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Government needs a ‘comprehensive strategy’ to achieve housing targets

Words: Laura Edgar
homes with parking

The government needs to develop a more “comprehensive strategy” if it is to achieve its house building targets, and it must go beyond home ownership, according to UK housing industry professionals.

The strategy needs to recognise that housing to rent has a “very important” part to play in driving housing supply, “supporting a functioning economy and increasing affordability and choice”.

The call for a strategy comes from the UK housing industry professionals who were part of the Lyon’s Housing Commission, which was commissioned by then-Labour leader Ed Miliband in 2013. Members also lay out their recommendations to the government, (see below).

Its review advised a future government on how it might bring about a sustainable increase in house building in England. It was chaired by Sir Michael Lyons.

The Lyons Housing Review identified that not enough land is released for new homes, communities don’t have the tools to provide the homes they need, and that new homes need to come with the required infrastructure and that housing must be a priority to investment for the next government.

In January 2016, the National House Building Council released figures showed that 156,140 homes were registered to be built in 2015 while official building statistics indicate that 155,000 homes were built in 2014-15.

These figures are below the number of houses to be built a year recommended in the Lyons Housing Review, which was 200,000 and 100,000 below the government’s target of 250,000 a year.

Compiled independently of the Labour Party, the February 2016 update report by the Lyon’s Housing Commission was written after members of the original commission reconvened to respond to the government's target of creating one million homes by 2020 – and whether its initiatives were enough to reach that target.

The report concludes that although it is “right” that more can and should be done to help more people own their own home, home ownership is neither an option nor the preferred choice for some people.

The report says there is a “drastic need” for more subsidised affordable housing alongside additional homes for private rent.

“An effective strategy also needs to maximise the opportunities to release untapped capacity for a wider range of organisations to build, commission and invest in housing.”

Chair of the commission, Sir Michael Lyons, said: “The government’s bold commitment to build one million homes by 2020 is to be welcomed, but it won’t be achieved by focusing solely on homes for sale. It’s like leading an orchestra made up only of the strings section.

“You cannot lead a housing crusade unless you are willing to draw in the contribution of all your allies: the volume builders really committed to growth; the small builders who have stopped building homes; the investors who want to build high quality homes to rent; the local authorities struggling to meet housing need and with the political will to do more; and the housing associations now spending their time worrying about lost rent income rather than planning to build more.”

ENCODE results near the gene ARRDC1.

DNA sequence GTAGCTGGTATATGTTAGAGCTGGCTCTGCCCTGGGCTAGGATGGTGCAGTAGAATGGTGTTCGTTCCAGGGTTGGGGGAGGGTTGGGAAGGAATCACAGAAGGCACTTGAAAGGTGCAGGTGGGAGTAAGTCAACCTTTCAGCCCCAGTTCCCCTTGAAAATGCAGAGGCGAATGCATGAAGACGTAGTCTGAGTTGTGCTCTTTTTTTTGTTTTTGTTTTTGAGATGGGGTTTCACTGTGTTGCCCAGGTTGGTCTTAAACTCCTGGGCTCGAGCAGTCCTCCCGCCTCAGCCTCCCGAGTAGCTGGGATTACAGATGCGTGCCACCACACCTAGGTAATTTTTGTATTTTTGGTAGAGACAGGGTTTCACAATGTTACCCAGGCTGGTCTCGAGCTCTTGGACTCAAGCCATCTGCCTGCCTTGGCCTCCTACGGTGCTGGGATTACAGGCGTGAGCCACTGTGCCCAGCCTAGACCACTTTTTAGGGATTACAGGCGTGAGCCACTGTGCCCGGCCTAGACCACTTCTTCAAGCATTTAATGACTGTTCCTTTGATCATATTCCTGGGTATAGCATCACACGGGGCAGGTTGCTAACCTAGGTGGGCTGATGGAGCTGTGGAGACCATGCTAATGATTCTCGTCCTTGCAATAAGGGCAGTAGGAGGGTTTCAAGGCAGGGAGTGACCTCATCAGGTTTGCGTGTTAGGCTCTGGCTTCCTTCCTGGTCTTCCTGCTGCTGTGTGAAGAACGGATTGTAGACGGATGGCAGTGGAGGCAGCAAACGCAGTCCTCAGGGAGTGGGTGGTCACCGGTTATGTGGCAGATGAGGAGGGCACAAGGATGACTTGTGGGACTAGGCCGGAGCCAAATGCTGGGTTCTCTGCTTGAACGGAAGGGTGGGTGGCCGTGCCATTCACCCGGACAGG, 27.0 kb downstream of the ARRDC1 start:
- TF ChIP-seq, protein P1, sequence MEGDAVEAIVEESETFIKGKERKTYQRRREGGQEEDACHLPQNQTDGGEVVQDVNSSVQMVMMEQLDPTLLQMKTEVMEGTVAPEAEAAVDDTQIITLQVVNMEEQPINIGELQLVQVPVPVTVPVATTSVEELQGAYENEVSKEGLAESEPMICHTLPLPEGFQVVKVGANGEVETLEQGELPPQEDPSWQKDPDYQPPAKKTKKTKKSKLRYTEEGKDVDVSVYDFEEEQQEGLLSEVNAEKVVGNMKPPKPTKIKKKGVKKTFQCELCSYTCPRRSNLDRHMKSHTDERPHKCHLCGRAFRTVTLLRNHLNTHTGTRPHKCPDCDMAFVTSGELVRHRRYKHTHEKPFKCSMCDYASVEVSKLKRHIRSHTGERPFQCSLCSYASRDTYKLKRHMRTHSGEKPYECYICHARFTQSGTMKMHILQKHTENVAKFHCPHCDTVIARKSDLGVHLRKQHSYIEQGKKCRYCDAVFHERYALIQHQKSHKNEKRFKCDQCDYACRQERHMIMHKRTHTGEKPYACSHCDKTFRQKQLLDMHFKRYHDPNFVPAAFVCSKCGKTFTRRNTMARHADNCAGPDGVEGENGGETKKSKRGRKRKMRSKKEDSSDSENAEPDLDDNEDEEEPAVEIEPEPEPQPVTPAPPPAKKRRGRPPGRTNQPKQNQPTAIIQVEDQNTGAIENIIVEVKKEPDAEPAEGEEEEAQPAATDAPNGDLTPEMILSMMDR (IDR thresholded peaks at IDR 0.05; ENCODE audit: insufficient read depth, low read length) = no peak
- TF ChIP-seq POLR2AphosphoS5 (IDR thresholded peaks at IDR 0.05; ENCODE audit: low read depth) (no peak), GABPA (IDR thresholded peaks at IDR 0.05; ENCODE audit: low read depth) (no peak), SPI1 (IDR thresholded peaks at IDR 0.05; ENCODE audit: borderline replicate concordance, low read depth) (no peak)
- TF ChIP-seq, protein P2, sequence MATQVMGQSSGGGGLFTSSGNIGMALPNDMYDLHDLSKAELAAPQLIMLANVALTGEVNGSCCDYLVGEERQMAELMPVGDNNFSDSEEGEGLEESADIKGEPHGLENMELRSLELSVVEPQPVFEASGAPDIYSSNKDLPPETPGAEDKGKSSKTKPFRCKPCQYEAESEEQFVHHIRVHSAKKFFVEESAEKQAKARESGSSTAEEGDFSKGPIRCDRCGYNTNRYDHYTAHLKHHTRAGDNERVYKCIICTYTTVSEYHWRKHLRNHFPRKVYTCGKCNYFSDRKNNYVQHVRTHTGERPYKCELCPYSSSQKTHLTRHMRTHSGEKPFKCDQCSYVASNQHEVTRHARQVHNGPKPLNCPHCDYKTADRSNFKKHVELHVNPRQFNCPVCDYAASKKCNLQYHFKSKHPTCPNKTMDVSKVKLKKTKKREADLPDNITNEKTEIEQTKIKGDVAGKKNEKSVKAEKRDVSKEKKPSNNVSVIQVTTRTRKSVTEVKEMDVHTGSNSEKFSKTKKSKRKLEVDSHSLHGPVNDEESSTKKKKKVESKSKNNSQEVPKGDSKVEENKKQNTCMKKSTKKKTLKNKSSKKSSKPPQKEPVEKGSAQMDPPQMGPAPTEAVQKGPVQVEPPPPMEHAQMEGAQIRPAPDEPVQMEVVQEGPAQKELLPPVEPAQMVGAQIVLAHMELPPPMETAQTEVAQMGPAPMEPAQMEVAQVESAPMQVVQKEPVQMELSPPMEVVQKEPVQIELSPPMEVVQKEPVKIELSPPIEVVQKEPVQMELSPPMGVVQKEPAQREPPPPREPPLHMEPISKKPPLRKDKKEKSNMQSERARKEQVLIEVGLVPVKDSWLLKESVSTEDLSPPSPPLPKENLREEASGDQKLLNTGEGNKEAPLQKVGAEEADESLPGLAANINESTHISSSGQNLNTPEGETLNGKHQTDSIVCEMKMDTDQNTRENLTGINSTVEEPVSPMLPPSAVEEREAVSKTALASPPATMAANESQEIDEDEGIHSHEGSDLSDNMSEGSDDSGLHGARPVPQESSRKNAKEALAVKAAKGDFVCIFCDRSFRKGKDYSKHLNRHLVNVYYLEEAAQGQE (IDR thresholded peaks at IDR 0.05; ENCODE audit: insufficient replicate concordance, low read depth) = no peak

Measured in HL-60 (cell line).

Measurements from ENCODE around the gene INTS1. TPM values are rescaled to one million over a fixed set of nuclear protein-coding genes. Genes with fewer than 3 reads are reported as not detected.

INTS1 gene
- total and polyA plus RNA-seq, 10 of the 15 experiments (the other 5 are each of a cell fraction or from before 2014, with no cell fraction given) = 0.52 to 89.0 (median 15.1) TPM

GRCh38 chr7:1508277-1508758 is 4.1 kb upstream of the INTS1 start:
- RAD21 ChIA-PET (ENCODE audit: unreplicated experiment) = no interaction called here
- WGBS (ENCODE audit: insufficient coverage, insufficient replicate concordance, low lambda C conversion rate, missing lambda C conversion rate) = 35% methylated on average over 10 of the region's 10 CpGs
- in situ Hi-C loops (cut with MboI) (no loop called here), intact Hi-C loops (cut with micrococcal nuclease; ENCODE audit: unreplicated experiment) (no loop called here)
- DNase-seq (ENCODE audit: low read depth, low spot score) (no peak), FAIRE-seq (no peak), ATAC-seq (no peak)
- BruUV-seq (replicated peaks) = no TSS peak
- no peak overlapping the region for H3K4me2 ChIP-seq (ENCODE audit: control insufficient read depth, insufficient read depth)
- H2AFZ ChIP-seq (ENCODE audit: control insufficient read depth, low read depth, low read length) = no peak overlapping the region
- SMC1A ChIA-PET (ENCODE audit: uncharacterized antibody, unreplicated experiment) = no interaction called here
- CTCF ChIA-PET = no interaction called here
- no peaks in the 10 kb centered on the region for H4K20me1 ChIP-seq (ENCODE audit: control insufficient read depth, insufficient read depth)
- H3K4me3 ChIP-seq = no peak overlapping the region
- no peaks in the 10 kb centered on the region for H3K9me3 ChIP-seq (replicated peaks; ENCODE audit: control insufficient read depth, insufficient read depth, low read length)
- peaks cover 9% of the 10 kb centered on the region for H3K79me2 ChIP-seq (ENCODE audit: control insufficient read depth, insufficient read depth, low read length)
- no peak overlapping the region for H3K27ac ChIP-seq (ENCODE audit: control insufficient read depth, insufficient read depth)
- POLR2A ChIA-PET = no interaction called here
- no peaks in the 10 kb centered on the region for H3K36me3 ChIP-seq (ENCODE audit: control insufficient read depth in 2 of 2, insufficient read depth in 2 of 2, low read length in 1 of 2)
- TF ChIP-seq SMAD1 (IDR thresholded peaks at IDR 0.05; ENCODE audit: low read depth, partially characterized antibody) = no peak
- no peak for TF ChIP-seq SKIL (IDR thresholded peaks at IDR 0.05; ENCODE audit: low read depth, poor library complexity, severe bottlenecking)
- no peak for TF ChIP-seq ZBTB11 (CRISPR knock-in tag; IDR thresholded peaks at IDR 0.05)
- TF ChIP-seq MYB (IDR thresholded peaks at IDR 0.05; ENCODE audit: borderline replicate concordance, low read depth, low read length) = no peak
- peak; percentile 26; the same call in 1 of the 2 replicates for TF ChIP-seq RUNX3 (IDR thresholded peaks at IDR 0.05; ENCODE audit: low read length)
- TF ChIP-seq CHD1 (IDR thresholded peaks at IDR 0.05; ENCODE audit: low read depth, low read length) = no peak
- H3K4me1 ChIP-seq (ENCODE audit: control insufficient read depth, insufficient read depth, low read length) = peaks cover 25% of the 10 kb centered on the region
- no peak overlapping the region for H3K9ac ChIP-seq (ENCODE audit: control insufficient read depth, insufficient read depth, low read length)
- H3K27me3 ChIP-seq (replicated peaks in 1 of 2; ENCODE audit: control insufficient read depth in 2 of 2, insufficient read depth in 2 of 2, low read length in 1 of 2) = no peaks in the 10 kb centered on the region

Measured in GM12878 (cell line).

The commission’s key recommendations to the government are:

  1. Broaden the housing strategy beyond the focus on home ownership to increase supply of both market and affordable homes for rent to secure sustainable growth in housing supply and lasting capacity in the house building supply chain.

  2. Take a more ambitious approach to direct commissioning to deliver high quality and increase output and capacity through capturing land value to fund infrastructure, attracting a more diverse range of partners into house building and building a mix of homes for sale and rent.

  3. Work more closely with the industry in developing the model for starter homes to ensure an overall increase in homes and that the public subsidy of these homes exists in perpetuity to benefit future generations of house buyers and does not result in a reduction of affordable homes to rent.

  4. Clearly acknowledge the importance of the contribution that local authorities and housing associations have to make to tackling the housing supply crisis; ensure local authorities have the flexibilities and support needed to promote, finance and commission new homes; and give housing associations the certainty they need to plan long term.

  5. Ensure that government policies place greater emphasis on championing the highest quality of design and environmental standards for new homes and the places in which they are built.

Julia Evans, chief executive of BSRIA, said the consultancy and research organisation welcomed the “timely” and “important” review.

She said volume builders, small builders and investors who want to build high-quality homes to rent, and local authorities “anxious” to meet housing needs and housing associations concerned with lost rental income need to “align”.

“The consistent message from BSRIA is that how is any building or construction going to be built when there is a severe skills shortage in terms of both quantity and quality in the industry?

“In essence, economic growth – for both the UK and the industry – is imperative. The confidence to invest in major house building projects is key to unlocking housing growth.”

Mike Kiely, Planning Officers Society chairman, said “no single approach” will work. History suggests that it is only “where we have brought all our resources to bear on this problem that we have been effective”.

“It is time to do that again and the recommendations are a good blueprint.”

The update report can be downloaded here (pdf).

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